There are also a few dedicated media keys at the top-right section of the keyboard. There is a small volume wheel as well. What’s most useful is that there are controls which let you quickly mute or unmute normal audio and mic audio. This seems tailor-made for esports teams and is definitely going to come in handy if you play a lot of multiplayer.
Performance: In Rare Company
Fnatic Streak uses real, genuine Cherry MX keys just like advertised. This puts it in a small group of companies who still use the real deal and not cheap, china knockoffs. Check out our guide to mechanical switches if you need an overview.
You have several choices from Brown, Blue, Red or Silent Red. I got myself the blue ones, which are very tactile and you really feel every click when pressing buttons. This is my favorite configuration, but you can get the more linear and silent red or the ‘bumpy’ browns as well.
The keys are very responsive, and I didn’t face any issues with missed or delayed, and I was definitely mashing them quite a lot playing Overwatch. I did have an issue with the half-sized shift button though. I wasn’t used to it, and I ended up missing it several times while playing. However, that is mostly a matter of getting used to the layout of the keyboard.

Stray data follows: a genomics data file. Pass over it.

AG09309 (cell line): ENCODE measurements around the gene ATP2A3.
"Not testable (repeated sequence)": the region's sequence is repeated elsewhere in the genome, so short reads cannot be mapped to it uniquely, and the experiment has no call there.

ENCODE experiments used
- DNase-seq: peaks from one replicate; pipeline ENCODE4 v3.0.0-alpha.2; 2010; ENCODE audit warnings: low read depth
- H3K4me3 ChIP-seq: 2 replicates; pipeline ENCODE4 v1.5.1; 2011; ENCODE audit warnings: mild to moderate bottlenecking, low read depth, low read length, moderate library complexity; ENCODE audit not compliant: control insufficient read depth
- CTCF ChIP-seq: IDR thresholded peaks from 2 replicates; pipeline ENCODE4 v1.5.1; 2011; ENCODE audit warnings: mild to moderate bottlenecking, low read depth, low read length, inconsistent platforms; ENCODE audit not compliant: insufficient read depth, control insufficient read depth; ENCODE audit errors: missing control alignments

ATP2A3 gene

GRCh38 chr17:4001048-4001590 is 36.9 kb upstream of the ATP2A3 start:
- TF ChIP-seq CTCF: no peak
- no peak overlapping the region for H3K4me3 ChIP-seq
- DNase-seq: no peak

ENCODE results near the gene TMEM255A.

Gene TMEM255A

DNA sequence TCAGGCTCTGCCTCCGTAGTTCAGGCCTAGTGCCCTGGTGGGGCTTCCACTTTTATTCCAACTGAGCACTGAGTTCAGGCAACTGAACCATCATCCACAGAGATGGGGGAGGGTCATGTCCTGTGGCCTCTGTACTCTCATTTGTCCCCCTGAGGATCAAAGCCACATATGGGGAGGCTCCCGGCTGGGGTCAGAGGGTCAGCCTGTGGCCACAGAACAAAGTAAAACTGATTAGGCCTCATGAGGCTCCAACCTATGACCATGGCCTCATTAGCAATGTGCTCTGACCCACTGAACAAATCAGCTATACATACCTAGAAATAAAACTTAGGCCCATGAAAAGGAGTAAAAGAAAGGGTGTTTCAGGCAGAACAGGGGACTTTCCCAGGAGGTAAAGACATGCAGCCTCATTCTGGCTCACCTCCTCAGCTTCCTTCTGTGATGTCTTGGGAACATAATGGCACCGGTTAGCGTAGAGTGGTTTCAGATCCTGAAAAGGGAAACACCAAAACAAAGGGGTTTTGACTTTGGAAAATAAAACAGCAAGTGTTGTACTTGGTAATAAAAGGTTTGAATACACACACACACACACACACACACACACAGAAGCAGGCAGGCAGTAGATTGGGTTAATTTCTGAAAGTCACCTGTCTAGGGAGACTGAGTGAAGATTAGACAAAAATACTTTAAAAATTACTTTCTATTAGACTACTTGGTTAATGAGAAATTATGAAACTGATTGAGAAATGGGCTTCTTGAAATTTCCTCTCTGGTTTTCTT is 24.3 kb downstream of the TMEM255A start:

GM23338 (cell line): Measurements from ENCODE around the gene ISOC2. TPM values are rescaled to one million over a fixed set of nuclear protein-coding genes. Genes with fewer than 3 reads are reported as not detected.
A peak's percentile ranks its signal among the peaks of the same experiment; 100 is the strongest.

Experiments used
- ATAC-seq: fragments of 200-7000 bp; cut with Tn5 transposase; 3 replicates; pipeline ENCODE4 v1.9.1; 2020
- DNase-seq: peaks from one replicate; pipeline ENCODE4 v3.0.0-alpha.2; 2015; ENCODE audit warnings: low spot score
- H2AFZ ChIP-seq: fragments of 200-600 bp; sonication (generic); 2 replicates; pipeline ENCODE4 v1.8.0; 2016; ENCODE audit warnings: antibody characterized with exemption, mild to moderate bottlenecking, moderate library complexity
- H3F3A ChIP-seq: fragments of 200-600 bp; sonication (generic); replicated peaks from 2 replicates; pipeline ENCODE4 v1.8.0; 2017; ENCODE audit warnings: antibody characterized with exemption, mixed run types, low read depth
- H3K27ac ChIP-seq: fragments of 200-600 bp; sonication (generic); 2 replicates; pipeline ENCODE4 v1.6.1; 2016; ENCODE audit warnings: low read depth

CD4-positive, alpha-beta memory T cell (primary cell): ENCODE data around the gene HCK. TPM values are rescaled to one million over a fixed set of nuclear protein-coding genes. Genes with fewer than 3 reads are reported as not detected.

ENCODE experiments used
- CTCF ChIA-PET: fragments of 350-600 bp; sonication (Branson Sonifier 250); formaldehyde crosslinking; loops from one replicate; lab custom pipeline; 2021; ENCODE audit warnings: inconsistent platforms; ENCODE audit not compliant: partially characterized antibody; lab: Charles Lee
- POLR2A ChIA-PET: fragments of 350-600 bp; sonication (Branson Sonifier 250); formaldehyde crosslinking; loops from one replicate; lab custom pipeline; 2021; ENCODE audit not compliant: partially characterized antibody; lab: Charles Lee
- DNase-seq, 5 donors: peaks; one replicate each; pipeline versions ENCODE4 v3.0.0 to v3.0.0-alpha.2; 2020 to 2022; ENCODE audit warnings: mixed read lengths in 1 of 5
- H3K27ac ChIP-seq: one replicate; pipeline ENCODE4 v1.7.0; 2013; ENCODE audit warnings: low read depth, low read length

Then there’s the wrist rest. It looks pretty small at first, only about 2 inches. Now I’ve got big wrists, and I was definitely setting myself up for disappointment. However, I was in for a surprise when I set it up.
There’s quite a bit of engineering ingenuity involved here because the wrist rest is actually two pieces. It has a metal backplate, which attaches it to the keyboard. However, the padded top portion can be lifted off and then placed in three different positions. It’s not that plush, but it is comfortable.
It seems that no matter how long my gaming sessions get I don’t feel any discomfort using the Fnatic Streak.
The second-generation Fnatic Streak totally exceeded all of my expectations, and definitely gets my seal of approval. I’ll also keep an eye out for all future products from Fnatic.
It comes with full RGB lighting, most of which can be adjusted through the hardware itself and real Cherry MX keys. The design is slim and lightweight, yet it is sturdy, and the anodized top metal plate makes it look really sophisticated.
What really seals the deal though is the quality and value for money. The Streak is reasonably priced and has a performance that can compete with the best of them.
If you want a simplistic keyboard with sufficient flash and high-end performance then the Fnatic Streak is a great pick. While I personally prefer the compact design of the miniStreak, both fantastic options.